From Matisse to Nice: the painters and places that put the French Riviera on the art map
‘It is so beautiful,’ wrote Monet, ‘so bright, so luminous. One swims in blue air and it is frightening.’ Annabel Matterson reveals how the South of France became a catalyst for creativity — illustrated with works offered in Joie de Vivre, online
Long before the South of France became synonymous with glamour and sun-drenched seduction — think of Cary Grant and Grace Kelly in the 1955 film To Catch a Thief, or Brigitte Bardot and Alain Delon on the beaches of Saint-Tropez — this corner of Europe attracted a very different kind of tourist.
Since the turn of the century, the sleepy fishing villages and remote towns of the Provençal hills had lured artists from Paris and beyond — the bright light, dazzling colours and palpable presence of the classical past all serving to inspire and revive jaded spirits.
Over the following decades, the Riviera and surrounding countryside would become a crucible for some of the most explosive artistic developments of the 20th century.
The 1880s: the Impressionists see the light
It was the Impressionists, Claude Monet and Pierre-Auguste Renoir, who first discovered the artistic potential of the south coast, finding an unspoilt landscape that perfectly matched their aims. ‘It is so beautiful,’ Monet wrote, ‘so bright, so luminous. One swims in blue air and it is frightening.’
Vincent van Gogh captured the landscape in and around Arles and Saint-Rémy in the final years of his life, while the Master of Aix, Paul Cézanne, used the rugged landscape of his native Provence to radically reconceive the very nature of art-making.
The indomitable Mont Sainte-Victoire was among his crowning subjects. While his work heralded Modernism, the landscape that inspired it would become hallowed ground for his fervent followers — Georges Braque, Henri Matisse, Robert Motherwell and many more.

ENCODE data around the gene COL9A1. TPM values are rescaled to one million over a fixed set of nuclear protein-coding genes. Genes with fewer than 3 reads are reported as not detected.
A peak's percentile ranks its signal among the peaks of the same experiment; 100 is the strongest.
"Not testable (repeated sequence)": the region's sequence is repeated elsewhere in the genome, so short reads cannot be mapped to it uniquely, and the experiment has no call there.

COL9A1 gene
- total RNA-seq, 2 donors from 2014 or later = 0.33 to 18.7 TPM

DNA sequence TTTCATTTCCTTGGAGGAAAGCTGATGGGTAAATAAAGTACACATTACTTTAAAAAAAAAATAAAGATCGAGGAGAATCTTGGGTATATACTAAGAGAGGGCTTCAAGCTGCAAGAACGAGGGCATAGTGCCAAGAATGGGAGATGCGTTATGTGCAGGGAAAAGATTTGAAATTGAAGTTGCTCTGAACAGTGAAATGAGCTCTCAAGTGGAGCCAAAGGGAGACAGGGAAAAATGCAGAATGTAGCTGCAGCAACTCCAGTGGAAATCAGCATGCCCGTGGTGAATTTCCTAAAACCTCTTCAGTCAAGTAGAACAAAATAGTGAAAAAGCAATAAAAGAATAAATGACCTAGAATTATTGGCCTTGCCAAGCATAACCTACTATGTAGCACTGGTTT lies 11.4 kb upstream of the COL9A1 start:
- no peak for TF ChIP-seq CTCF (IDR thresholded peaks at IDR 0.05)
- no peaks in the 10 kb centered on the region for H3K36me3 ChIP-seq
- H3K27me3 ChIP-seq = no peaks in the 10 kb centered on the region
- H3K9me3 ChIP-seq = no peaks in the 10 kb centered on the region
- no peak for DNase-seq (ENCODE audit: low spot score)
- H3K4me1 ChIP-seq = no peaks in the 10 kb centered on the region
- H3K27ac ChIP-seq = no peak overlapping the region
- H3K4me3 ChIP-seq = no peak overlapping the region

The 1900s: the Fauves liberate colour
After the flat plains and grey light of Bohain-en-Vermandois in the northeast, the Midi hit Matisse with the force of a revelation. In the summer of 1904, the Neo-Impressionist Paul Signac arranged for the young, up-and-coming artist to stay near his villa in Saint-Tropez. The trip marked the beginning of Matisse’s lifelong love affair with the Riviera, as well as paving the way for a new direction in his art.
The following summer, Matisse and his family headed south once more. This time, their final destination was Collioure, a tiny, remote and undiscovered fishing town close to the Spanish border. It was here that Fauvism took flight.
Matisse wasn’t the only artist to have travelled south for the stifling summer months. Henri Edmond Cross had relocated to a tiny village, Saint-Clair, just along the coast from Saint-Tropez, which, at this time, was really only accessible by water. Albert Marquet, Charles Camoin and Henri Manguin also followed Signac’s lead, seeking inspiration in the remote coastal towns. The Cubist André Lhote would also later spend time in the south.
Realising the potential of the area he had discovered — terracotta orange rooftops colliding with the scintillating blue of the sky and luminous green of the pine trees — Matisse wrote to his young friend and protégée, André Derain. ‘I could not insist too much to persuade you that for you to make a trip here would be absolutely necessary for your work. You would find the most advantageous conditions. That’s why I repeat again, come.’
Derain didn’t need asking twice. Soon, he found himself overwhelmed by the intense, all-enveloping heat and blazing light of the Mediterranean coast — truly revolutionary to a man who had never ventured this far south before.
The artists painted the landscape here with joyous abandon. They liberated colour from its centuries-old descriptive role and revelled in its materiality and expressive potential. It was when these Collioure paintings were shown later, in the 1905 Salon d’Automne in Paris, that the group were given the moniker Les Fauves — the ‘Wild Beasts’.